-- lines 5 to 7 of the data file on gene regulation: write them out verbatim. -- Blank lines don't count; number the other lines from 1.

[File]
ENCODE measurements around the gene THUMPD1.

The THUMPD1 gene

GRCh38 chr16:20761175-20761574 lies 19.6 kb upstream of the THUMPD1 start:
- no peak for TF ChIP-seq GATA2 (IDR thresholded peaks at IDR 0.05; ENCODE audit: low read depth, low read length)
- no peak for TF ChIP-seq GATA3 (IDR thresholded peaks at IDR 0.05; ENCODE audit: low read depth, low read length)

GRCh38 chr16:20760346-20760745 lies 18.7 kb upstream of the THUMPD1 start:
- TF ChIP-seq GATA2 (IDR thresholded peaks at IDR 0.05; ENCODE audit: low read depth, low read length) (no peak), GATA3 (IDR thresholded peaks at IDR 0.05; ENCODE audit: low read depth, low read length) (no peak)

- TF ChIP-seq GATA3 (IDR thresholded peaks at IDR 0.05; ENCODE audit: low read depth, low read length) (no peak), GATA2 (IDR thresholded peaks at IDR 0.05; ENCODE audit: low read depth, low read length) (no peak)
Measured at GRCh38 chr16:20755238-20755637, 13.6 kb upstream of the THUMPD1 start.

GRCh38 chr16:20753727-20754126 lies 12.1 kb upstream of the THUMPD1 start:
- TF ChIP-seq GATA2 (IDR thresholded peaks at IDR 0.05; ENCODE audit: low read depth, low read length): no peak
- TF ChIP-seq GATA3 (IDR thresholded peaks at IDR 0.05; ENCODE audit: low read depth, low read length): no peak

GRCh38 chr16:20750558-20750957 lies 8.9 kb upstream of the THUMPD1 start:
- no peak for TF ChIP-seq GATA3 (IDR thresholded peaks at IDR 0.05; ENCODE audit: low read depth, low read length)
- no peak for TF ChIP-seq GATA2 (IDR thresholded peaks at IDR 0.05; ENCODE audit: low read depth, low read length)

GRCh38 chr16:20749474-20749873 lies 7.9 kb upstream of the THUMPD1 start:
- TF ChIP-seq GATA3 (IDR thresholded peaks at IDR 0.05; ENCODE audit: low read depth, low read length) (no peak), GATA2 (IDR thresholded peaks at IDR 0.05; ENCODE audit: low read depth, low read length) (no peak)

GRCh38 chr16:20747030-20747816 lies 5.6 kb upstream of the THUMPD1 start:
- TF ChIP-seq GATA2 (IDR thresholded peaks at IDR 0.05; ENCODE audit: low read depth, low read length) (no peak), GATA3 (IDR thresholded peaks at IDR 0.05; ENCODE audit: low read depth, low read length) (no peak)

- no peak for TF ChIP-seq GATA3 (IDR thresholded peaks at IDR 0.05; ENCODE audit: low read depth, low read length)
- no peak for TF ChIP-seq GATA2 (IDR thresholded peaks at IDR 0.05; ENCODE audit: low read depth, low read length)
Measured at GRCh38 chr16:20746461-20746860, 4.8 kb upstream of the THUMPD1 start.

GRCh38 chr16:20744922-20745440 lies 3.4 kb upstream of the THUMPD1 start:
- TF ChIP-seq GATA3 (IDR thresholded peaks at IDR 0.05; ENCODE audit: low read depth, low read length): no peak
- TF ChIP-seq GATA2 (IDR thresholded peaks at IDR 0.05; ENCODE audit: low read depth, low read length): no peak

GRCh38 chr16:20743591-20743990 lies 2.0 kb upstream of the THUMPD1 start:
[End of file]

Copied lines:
- no peak for TF ChIP-seq GATA3 (IDR thresholded peaks at IDR 0.05; ENCODE audit: low read depth, low read length)

GRCh38 chr16:20760346-20760745 lies 18.7 kb upstream of the THUMPD1 start:
- TF ChIP-seq GATA2 (IDR thresholded peaks at IDR 0.05; ENCODE audit: low read depth, low read length) (no peak), GATA3 (IDR thresholded peaks at IDR 0.05; ENCODE audit: low read depth, low read length) (no peak)